A decade ago this spring, a remarkable project was conceived.

Wendy Alexander, then a rising star in the Scottish Labour Party, resigned as enterprise minister to promote a new intellectual and political consensus modelled on what had been achieved in the Irish Republic following the 1980s debt crisis. For Scotland at that time there was no crisis, so the new thinking had to come from reasoned debate.

This was the genesis of the Allander Series of lectures, organised with the economist (and Alexander's future husband) Professor Brian Ashcroft, global thinkers, a neutral, an academic forum at Strathclyde University, and the sponsorship and support of Scotland's business community.

Alexander asked some of the world's greatest economic minds to research Scotland's problems and to generate new ideas to improve the country's performance with concrete proposals for how to use the hard-won powers of the Scottish Parliament.

The ideas they came up with were acclaimed at the time and still stand up to scrutiny 10 years on. But has that promise been fulfilled?

Professor Donald MacRae, chief economist at Lloyds Banking Group, who attended all the lectures, says: "Looking back at the Allander series makes you realise just how much has been achieved but also how much remains to do. Little has happened to change [one speaker's] conclusion 10 years ago that 'Scotland's performance in growth and innovation does not place it in the forefront among the industrial economies of the world'."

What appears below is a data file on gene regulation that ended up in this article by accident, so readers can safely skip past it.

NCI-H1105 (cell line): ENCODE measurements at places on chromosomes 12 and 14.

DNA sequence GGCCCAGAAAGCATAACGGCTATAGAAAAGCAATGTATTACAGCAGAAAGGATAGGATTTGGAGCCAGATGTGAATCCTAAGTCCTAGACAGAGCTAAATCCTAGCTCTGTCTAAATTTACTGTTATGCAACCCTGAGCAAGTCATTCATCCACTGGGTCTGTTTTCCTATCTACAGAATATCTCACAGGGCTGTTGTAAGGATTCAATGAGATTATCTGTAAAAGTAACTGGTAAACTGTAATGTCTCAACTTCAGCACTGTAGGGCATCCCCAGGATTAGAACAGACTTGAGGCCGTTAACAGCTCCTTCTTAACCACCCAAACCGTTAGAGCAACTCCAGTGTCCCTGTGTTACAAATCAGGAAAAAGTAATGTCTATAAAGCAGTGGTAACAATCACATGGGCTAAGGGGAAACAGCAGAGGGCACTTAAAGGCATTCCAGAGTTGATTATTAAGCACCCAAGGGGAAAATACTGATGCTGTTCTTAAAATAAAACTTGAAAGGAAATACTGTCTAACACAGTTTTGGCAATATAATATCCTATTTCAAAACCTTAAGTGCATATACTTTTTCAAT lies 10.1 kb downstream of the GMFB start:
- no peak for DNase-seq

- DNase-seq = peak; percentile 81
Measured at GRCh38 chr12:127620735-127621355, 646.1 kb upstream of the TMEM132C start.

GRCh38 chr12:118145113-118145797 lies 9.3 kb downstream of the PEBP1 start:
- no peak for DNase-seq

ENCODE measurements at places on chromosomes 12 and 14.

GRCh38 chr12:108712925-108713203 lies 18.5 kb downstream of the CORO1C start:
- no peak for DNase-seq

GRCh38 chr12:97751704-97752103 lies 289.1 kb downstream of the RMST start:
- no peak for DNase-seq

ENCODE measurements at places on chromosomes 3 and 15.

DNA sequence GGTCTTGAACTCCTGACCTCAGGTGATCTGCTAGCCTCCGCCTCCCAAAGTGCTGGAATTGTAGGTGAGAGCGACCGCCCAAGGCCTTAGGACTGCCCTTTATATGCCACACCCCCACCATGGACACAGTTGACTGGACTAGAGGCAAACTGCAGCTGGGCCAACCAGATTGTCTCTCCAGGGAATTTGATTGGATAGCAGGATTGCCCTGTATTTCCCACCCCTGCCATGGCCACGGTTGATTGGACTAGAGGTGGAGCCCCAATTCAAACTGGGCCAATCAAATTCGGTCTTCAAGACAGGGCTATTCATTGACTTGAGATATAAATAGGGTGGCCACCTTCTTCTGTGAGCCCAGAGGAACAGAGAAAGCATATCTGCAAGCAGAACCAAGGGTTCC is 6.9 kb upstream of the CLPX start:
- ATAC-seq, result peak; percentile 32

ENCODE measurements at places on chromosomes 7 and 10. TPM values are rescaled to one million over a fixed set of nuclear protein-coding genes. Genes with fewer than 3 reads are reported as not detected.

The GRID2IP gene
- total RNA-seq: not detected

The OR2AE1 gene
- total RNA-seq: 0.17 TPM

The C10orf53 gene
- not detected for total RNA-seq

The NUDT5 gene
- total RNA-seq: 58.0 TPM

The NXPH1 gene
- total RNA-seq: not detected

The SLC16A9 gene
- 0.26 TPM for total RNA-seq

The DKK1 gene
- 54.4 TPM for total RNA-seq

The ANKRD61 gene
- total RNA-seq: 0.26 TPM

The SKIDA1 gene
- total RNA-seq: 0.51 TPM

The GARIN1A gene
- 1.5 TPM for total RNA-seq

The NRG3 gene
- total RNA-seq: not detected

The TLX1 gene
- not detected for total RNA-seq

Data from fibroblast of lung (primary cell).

The genesis of the series lay in Wendy Alexander's view of devolution as a platform on which to build radical reform in enterprise, education, the public sector, the environment, planning and social policy.

In 2003 and 2004, Scotland welcomed a star-studded guest list; Nobel Prize-winning Paul Krugman with his research on international economics; William Baumol, a pioneer on the role of innovation; James Heckman, the Chicago economist and also a Nobel Laureate, famous for his work on education and the labour market.

Heather Joshi from London teamed up with the Canadian Robert Wright to address the demographic problems of Scotland. Then there was Edward Glaeser, the Harvard economist who specialises in the role of cities. John Bradley brought lessons from the Irish experience, and finally Nicholas Crafts, the LSE economic historian addressed the issue of productivity and performance in the public sector.

Their lectures cut through to the issues of low growth and deep-seated social problems. The solutions proposed used the range of policy levers, mostly available to the devolved institutions.

The Allander series of lectures demonstrated Alexander's philosophy that economics is not just about an annual tax and spend budget, but about people and society.